Opposed to this specific virtuous Middle West is a rather indefinite degenerate East, although it is particularized in the one small section in which most of the novel takes place: West Egg and East Egg, New York City, and the axis-the valley of ashes, Wilson’s garage, and the great staring signboard eyes of Dr. T. J. Eckleburg — that connects them all. Both Eggs represent corruption, but it is a corruption of different orders, connected with inherited wealth on the one hand and with occupation on the other. East Egg is the home of inherited wealth, whose deeply tainted characters Fitzgerald manages to suggest in Tom and Daisy Buchanan. It is in this community that Tom, as if by instinct, settled, and when asked by Nick if he intends to stay in the East, he replies, in his best bit of self-analysis in the book, “I’d be a God damned fool to live anywhere else. West Egg is populated by nouveau riche, all of whom have acquired their gains in shady or marginal activities: politicians, moving picture people, fight promoters, gamblers, and bootleggers.” Farther reaches of Long Island, beyond the Eggs, are briefly suggested in the same manner. According to Nick, the Easterner inherits his money, while the Westerner works for his, but the West Eggers earn their money by gambling or bootlegging.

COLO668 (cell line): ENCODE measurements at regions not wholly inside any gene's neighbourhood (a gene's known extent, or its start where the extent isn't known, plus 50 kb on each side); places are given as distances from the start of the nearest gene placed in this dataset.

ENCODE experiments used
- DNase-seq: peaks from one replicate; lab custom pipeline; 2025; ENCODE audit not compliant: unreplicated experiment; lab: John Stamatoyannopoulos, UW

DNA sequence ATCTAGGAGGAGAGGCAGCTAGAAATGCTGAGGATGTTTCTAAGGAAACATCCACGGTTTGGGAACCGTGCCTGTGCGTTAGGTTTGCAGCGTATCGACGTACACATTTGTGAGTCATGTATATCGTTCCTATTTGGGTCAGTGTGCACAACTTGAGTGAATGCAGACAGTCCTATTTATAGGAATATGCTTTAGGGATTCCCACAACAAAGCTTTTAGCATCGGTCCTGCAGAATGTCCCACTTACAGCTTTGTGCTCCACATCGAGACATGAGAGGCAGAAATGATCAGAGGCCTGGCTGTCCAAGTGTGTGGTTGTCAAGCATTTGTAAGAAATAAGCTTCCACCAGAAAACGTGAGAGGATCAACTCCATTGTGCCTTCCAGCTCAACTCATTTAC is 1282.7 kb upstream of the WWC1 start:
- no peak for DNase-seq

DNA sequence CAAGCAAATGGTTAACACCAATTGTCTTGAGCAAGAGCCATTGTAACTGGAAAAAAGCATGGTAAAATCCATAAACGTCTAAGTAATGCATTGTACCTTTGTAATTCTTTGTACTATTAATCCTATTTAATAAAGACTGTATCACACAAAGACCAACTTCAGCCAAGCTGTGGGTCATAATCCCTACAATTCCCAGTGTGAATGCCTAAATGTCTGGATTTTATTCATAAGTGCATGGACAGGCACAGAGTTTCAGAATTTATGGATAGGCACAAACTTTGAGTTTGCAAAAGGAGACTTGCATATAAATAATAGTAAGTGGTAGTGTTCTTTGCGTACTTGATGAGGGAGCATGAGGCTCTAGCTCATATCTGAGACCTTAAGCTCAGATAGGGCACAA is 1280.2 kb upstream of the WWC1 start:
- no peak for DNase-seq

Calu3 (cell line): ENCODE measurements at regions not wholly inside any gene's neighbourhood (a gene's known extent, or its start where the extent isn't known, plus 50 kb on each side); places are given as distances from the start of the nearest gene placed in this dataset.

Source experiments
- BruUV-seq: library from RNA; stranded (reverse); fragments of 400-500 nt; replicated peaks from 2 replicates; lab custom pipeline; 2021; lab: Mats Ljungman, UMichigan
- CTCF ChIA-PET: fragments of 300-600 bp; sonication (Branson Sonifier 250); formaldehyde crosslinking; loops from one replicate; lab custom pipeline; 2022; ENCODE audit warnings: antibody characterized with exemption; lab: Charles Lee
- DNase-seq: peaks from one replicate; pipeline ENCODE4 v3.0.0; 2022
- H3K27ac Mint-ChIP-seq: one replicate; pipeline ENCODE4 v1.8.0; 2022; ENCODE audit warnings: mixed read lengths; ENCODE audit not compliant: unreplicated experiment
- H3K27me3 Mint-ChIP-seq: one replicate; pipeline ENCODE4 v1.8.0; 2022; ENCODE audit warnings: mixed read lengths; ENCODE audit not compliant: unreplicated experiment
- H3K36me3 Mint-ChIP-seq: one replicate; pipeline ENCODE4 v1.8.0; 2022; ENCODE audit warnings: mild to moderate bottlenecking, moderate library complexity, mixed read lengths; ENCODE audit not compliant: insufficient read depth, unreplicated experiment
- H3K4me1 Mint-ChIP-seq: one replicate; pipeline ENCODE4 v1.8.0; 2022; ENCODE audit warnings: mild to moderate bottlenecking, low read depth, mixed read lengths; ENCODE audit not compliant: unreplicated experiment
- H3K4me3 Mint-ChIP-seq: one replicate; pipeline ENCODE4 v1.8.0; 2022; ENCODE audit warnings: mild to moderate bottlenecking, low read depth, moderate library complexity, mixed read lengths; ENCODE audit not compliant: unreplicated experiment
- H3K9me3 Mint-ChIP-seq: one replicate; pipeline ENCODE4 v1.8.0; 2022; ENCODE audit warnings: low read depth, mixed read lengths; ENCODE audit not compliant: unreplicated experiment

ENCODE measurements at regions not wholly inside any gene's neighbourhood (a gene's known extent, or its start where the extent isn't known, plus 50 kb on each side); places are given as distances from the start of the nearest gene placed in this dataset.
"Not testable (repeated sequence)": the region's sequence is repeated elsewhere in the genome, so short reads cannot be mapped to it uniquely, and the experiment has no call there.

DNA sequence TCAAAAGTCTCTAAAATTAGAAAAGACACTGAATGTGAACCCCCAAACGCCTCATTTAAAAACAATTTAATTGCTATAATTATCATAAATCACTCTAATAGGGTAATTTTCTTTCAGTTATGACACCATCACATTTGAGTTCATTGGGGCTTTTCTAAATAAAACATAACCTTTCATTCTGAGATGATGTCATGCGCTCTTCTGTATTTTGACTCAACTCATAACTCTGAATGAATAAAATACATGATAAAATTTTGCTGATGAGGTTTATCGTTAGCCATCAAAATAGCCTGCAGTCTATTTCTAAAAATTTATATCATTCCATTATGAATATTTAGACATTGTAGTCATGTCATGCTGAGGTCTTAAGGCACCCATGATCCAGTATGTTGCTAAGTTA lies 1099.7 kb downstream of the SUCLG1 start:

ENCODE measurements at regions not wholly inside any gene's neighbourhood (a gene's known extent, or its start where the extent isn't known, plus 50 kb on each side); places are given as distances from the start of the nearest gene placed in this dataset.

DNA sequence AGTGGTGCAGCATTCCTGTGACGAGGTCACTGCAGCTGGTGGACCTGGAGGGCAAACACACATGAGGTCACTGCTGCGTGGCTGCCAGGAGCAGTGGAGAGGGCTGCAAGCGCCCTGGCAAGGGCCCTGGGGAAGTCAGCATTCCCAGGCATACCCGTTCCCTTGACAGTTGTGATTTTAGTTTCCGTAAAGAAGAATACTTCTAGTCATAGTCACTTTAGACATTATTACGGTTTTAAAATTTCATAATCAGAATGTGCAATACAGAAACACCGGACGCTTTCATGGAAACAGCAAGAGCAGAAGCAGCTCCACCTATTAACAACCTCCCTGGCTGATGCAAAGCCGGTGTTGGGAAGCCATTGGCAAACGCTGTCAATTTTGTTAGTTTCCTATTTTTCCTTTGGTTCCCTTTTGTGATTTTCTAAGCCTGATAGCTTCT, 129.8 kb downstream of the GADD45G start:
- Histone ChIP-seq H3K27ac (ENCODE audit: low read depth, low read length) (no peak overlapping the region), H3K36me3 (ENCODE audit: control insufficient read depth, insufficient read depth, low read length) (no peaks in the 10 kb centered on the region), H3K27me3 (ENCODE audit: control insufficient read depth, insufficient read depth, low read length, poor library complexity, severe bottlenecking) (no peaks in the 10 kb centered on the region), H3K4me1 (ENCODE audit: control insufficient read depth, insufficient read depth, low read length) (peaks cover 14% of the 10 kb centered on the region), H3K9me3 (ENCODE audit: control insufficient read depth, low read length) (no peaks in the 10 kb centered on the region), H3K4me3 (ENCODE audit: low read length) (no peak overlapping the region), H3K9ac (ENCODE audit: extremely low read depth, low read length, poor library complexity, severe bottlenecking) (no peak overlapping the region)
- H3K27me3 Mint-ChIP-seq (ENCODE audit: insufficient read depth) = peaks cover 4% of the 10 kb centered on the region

If the essence of Nick Carraway, the essence of the East is summed up in the respective characters of those two expatriates, Tom and Daisy, who between them — in his intolerance and her dishonesty. In Daisy further is embodied the beauty of the East, Tom the power, and in their union a vast irresponsibility that smashes the dream of Gatsby and finally murders the dreamer himself.